For many of us, gardening in nice weather is so relaxing that we don’t realise the toll it takes on our bodies. After a day of hard work, you might not notice how stiff and sore you are until you roll out of bed the next morning. You need to recover before going back out there to garden again.
In order to avoid stiff and sore muscles, as well as wear out your joints, it’s a good idea to plan and set up your garden ergonomically. Also, make sure you have and use the right tools in order to reduce the strain gardening can have on your body.
We’ve compiled these six gardening tips and tricks to help you stay pain-free and agile all season long.
Gardening Tip #1: Set Goals
We’ve all been there: a totally free weekend we plan to make the most of by completing as many chores as possible. One such chore might be to replant a large section of your garden before your weekend is over, even if you’re sore, bruised or stiff.
Powering through pain and stiffness is a really bad idea because you might make things worse or cause further injury.
It’s best to avoid being in this situation entirely by setting attainable goals based on how you’re feeling and how much you need to accomplish. You’ll be happier in the long run and get more things done because you won’t be tired or hurting.
Gardening Tip #2: Set a Realistic Pace
Gardening isn’t a race. Try to go slow and prepare adequately. Remember to switch tasks frequently so you can avoid repetitive strain injuries. And don’t forget to set a timer if you tend to get lost in your work. At the end of the day, you’ll be really satisfied with how much you were able to accomplish by pacing yourself – and you’ll feel great too!
Gardening Tip #3: Take Breaks
It is essential to take breaks. Anyone who performs one task for a long period of time, such as office workers, drivers, and computer users can benefit from a break. People in these professions are urged to get up from hunched sitting positions every hour for fifteen minutes. The same is true for gardeners. When you’re on your knees, hunched over and working hard, it’s easy to lose track of time. We suggest you set and stick to a timer, so you can give your back a break at regular intervals.
When you rest, it’s vital that you stand, stretch and walk around (or sit if you’ve been standing the entire time). Take the time to drink plenty of fluids and eat a snack to keep your energy levels up. The minutes you spend taking a break will be made up later on when you have the energy to keep gardening. After all, we work harder when we’re feeling good!
Gardening Tip #4: Ergonomics
Repetitive bending and reaching is a nightmare for your back and joints. Just ask your chiropractor or physiotherapist! If you’ll be performing activities requiring some manoeuvering, you’re much better off adopting ergonomic positions (such as?) to prevent injury and stiffness. Not to mention you’re less likely to fall over if you’re bending with your knees and not your back!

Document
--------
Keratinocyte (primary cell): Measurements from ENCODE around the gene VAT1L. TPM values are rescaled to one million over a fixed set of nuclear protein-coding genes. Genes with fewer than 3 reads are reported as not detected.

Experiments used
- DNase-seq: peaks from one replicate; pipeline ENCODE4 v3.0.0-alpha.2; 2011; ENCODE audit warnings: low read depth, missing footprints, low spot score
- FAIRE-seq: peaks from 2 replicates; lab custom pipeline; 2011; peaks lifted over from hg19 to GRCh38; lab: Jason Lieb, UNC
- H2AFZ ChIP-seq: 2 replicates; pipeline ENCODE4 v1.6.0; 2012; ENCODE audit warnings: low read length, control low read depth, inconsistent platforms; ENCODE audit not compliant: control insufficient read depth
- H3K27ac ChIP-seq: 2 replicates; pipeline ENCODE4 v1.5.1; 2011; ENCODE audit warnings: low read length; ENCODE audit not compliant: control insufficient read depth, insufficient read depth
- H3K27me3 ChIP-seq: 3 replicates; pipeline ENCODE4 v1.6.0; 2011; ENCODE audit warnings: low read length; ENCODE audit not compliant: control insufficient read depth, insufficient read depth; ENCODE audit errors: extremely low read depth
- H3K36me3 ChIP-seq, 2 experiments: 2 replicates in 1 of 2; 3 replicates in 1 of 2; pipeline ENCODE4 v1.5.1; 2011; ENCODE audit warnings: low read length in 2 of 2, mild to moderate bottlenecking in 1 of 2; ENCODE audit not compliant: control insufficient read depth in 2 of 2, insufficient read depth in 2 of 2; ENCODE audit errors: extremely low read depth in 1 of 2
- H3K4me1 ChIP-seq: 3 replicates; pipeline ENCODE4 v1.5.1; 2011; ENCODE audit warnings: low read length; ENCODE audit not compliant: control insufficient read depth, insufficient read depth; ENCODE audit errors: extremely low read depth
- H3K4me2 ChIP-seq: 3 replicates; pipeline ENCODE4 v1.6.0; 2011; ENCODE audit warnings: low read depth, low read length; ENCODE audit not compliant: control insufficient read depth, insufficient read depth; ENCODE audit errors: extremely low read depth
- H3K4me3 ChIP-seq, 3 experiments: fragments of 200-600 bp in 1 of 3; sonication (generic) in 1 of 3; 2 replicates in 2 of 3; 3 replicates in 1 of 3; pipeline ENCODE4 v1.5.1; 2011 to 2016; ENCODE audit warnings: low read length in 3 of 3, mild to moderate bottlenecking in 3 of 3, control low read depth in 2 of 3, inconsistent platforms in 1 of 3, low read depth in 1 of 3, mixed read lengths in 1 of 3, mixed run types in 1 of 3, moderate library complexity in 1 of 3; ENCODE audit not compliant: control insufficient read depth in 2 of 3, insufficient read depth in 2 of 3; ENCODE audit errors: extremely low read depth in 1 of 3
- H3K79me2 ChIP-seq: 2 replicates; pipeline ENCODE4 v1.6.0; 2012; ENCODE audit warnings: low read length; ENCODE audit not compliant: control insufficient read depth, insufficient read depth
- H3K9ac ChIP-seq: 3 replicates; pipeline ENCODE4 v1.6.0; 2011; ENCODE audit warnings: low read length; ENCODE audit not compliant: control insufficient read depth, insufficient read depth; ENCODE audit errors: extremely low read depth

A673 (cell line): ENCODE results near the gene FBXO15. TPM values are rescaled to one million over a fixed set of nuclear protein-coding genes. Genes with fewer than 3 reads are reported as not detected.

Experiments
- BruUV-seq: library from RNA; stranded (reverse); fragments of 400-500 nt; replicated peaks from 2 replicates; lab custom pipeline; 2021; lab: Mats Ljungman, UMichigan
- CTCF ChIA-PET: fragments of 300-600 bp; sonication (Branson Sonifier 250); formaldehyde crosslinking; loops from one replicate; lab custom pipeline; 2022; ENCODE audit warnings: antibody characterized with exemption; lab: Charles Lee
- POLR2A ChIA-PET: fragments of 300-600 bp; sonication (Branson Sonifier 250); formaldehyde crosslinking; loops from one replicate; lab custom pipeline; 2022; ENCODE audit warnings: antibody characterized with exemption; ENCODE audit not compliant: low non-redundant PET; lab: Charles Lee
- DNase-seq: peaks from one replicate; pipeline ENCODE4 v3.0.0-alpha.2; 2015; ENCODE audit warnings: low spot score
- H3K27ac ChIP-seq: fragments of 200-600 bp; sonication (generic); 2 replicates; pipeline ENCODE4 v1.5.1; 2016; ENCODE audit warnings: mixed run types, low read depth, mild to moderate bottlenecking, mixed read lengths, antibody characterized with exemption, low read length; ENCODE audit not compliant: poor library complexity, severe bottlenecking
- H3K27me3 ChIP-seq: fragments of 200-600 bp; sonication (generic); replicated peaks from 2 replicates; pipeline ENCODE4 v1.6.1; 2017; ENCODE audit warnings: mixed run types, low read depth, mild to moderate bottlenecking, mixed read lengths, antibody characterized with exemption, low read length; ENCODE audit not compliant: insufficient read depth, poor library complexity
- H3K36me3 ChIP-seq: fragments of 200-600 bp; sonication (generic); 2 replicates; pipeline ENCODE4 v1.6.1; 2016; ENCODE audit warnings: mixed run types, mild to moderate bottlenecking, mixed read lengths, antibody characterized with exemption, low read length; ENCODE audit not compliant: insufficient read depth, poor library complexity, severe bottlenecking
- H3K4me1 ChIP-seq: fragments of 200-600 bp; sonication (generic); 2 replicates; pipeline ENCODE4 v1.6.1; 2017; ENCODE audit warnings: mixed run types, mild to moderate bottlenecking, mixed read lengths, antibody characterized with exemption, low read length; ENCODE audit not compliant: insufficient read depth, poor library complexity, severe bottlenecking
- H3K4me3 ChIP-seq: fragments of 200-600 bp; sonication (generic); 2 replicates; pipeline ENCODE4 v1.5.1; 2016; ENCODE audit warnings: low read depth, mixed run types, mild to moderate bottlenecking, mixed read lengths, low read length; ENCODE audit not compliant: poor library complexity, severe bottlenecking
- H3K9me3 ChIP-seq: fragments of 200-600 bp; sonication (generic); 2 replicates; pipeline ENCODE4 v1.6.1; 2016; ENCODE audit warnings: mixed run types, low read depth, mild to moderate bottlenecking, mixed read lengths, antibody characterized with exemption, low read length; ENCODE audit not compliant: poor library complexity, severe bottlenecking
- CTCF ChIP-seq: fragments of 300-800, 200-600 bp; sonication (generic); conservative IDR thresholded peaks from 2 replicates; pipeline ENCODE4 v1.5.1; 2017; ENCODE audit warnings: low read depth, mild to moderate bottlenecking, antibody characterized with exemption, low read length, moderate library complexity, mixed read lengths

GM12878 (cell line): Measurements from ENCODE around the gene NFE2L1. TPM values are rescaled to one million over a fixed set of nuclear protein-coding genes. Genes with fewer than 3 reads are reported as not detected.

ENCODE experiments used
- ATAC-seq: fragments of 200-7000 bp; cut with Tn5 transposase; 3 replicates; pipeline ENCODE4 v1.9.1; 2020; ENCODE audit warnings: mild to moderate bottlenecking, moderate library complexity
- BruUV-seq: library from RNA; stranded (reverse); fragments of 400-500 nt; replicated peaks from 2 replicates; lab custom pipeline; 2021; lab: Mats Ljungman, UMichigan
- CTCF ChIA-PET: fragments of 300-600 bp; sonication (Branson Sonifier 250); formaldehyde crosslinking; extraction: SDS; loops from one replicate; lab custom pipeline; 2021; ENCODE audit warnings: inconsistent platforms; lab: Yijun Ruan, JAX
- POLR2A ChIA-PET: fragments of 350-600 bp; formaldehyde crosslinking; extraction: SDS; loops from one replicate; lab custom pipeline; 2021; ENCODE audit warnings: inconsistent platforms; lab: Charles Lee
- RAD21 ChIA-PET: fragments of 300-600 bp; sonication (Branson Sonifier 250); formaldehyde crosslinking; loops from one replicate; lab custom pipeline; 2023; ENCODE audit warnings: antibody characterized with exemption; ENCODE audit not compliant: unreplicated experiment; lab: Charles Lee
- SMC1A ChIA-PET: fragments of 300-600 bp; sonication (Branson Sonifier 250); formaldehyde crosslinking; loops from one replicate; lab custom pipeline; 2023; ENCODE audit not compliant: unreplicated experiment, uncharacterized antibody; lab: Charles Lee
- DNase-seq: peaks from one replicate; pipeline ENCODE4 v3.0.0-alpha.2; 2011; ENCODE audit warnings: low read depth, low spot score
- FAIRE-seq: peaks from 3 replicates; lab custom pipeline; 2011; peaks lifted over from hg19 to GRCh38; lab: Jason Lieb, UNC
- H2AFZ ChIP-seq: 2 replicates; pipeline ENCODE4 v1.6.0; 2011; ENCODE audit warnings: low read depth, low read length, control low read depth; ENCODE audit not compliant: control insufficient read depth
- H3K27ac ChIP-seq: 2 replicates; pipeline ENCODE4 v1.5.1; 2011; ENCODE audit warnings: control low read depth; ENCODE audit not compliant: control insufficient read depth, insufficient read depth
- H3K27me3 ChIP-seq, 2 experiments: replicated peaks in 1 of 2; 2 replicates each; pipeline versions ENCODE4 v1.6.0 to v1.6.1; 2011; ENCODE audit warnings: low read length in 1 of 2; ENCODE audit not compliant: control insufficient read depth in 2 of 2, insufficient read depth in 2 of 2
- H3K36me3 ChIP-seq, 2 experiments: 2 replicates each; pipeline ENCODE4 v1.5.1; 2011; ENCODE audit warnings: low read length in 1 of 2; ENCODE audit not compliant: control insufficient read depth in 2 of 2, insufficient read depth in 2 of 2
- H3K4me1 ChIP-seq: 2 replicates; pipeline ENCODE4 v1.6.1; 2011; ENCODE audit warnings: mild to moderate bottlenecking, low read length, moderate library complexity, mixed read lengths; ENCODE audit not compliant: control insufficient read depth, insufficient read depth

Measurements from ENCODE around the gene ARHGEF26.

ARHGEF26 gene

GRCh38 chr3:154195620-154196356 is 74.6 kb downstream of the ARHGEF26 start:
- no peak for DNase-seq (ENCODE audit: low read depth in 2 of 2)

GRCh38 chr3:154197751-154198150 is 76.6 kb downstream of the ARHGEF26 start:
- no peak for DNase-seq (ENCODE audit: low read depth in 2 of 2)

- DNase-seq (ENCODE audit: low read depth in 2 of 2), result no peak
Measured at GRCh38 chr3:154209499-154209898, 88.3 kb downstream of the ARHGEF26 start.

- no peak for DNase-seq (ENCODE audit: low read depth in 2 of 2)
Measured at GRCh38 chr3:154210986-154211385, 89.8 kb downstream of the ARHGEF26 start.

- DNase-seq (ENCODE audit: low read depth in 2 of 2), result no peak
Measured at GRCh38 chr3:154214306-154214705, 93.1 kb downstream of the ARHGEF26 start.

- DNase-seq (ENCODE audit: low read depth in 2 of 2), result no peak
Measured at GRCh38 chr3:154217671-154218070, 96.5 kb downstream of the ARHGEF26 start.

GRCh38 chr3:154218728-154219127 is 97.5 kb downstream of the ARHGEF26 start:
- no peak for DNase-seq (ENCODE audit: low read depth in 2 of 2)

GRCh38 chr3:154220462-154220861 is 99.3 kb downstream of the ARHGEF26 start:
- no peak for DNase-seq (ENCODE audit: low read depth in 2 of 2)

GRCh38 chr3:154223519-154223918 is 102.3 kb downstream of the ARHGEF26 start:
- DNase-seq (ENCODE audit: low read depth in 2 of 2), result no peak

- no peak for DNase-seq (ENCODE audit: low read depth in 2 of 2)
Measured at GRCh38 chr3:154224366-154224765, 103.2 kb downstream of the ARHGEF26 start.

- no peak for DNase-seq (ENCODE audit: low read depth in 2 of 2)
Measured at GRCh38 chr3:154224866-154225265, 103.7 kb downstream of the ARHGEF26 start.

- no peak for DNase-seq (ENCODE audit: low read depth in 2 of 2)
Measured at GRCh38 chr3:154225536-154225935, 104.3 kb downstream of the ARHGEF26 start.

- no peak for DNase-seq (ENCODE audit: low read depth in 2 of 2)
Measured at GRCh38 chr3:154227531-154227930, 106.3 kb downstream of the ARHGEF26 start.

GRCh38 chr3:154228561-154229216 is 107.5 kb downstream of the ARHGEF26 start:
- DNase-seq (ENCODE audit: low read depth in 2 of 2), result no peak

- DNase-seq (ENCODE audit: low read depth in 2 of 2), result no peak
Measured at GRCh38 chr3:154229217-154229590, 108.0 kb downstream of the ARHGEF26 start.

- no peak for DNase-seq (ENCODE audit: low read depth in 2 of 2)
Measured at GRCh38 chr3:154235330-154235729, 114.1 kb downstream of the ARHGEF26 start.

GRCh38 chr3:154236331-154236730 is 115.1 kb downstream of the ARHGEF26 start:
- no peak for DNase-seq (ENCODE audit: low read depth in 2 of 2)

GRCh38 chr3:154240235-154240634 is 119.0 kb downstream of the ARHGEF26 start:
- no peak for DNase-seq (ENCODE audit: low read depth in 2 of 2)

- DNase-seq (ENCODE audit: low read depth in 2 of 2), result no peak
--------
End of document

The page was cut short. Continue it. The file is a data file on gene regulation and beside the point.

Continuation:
A lot of information is available online about the correct way to bend and lift, but you can also ask a professional. Your chiropractor or physiotherapist will be able to teach you the correct way to position your body.
A sound piece of advice to follow is to position yourself close to your task and avoid reaching and stretching.
Gardening Tip #5: Gardening Tools
It is important to use the appropriate tools for your task. For example, if you’re weeding make sure to use a stand-up weeder tool or a hand weeder tool with an ergonomic grip. These tools do most of the hard work for you, and as an added bonus they aerate the soil. In addition, they’re eco friendly and keep your hands clean!
If you kneel often, it’s a smart idea to purchase a foam board, knee pads or a padded kneeler to take the pressure off your knees. If you tend to bend a lot or frequently have to move things around in your garden, consider either raising your garden or planting in pots with rolling or easy to move caddies. Also, long-handled equipment will allow you to avoid bending unnecessarily.
If you experience pain or arthritis in your hands, wrists or elbows, consider working with chopsticks, for example, to open holes for planting. You might find that using lightweight ratchet tools for pruning is much easier and less painful, too. Ratchet tools take much less effort to squeeze and grasp, and increase pressure on the plant you’re trying to prune with no effort from you!
Gardening Tip #6: Gardening Help
When you’ve got a long to-do list and several difficult tasks to accomplish, it’s full steam ahead without stopping to consider whether you’ll need assistance or not.
Be mindful of the amount of effort a chore will take and recognise when you’ll need a friend to accomplish something that can potentially save you from serious injury.
Common types of injuries that occur when lifting or moving objects alone and without the proper equipment are strain injuries of the back and joints, sprains, bruises, cuts and scrapes. The smartest way to go about moving heavy or awkward things is to ask for help. You’ll avoid injuring yourself, or damaging the object you’re attempting to move.
Stretch Listen to your body. Gardening should be fun, not painful or stressful. That’s why taking the time to stretch is so beneficial.
Performing gentle warm-up activities before starting will get your blood flowing and warm up your muscles and joints. You could take a brisk walk or practice some yoga if you’re able. And before the gardening season starts, it’s useful to begin exercising to strengthen weaker areas of the body, such as the back or arms.
This will help prevent injury and strain, so you’ll be pain-free and limber!